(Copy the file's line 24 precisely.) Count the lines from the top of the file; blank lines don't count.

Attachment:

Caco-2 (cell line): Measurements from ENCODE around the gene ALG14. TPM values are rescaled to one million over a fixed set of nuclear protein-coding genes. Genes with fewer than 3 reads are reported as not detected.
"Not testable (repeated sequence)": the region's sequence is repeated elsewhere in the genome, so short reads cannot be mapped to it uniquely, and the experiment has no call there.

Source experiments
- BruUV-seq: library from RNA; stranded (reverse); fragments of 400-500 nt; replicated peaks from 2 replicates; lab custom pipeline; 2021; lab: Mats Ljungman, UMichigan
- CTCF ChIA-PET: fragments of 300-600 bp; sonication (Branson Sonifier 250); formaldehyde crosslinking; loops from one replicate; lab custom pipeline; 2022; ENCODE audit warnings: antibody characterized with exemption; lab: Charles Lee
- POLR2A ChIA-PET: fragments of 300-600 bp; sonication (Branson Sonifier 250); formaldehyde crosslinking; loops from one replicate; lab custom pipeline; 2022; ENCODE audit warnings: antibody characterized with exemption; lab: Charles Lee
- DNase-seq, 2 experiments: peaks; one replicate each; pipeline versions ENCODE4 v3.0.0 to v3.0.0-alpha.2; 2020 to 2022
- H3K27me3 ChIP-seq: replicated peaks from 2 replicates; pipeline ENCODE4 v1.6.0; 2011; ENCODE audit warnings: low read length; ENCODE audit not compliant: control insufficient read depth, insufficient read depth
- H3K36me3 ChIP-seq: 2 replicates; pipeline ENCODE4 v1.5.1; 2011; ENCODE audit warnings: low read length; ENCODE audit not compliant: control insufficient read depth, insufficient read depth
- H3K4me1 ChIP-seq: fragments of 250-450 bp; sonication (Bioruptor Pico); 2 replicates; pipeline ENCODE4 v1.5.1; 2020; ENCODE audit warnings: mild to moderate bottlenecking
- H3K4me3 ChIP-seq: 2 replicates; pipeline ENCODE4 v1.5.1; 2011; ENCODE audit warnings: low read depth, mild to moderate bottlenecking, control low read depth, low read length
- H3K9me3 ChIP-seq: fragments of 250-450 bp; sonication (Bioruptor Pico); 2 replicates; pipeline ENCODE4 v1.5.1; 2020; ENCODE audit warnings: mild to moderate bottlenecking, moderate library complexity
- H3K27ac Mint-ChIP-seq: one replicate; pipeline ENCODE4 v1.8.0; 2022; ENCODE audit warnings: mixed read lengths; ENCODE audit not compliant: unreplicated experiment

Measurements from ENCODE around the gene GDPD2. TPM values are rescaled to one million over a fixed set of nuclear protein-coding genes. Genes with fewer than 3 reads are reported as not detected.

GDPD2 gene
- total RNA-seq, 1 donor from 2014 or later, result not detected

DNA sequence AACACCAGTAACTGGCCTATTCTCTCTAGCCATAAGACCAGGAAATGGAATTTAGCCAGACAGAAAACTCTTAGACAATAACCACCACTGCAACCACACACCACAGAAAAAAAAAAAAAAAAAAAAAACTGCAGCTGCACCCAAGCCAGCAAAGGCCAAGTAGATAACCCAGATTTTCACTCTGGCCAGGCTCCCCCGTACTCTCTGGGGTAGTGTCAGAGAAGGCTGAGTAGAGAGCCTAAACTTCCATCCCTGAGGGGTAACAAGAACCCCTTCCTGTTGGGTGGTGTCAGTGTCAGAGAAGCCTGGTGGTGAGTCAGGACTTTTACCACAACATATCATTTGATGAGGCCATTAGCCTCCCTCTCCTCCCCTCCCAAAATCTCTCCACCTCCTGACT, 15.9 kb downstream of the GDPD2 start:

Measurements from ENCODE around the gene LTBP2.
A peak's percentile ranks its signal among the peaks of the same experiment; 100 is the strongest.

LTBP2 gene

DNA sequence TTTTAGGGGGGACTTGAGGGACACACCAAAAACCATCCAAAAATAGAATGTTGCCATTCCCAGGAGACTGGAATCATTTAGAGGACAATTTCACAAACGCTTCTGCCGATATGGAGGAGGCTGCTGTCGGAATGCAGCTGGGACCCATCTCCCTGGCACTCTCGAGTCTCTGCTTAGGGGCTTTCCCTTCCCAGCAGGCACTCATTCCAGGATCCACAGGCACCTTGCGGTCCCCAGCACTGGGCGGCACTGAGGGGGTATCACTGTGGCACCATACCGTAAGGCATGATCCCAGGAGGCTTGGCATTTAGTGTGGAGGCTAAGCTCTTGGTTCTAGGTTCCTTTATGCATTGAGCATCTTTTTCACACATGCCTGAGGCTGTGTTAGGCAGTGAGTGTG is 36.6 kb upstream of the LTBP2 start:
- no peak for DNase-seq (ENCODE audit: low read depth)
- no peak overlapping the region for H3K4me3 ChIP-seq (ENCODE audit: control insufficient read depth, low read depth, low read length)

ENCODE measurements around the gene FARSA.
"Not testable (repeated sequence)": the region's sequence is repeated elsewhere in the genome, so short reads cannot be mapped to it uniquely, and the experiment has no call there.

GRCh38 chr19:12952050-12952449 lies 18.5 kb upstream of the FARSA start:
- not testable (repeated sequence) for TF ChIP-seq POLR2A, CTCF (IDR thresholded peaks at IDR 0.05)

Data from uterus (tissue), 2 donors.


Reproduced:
ENCODE measurements around the gene FARSA.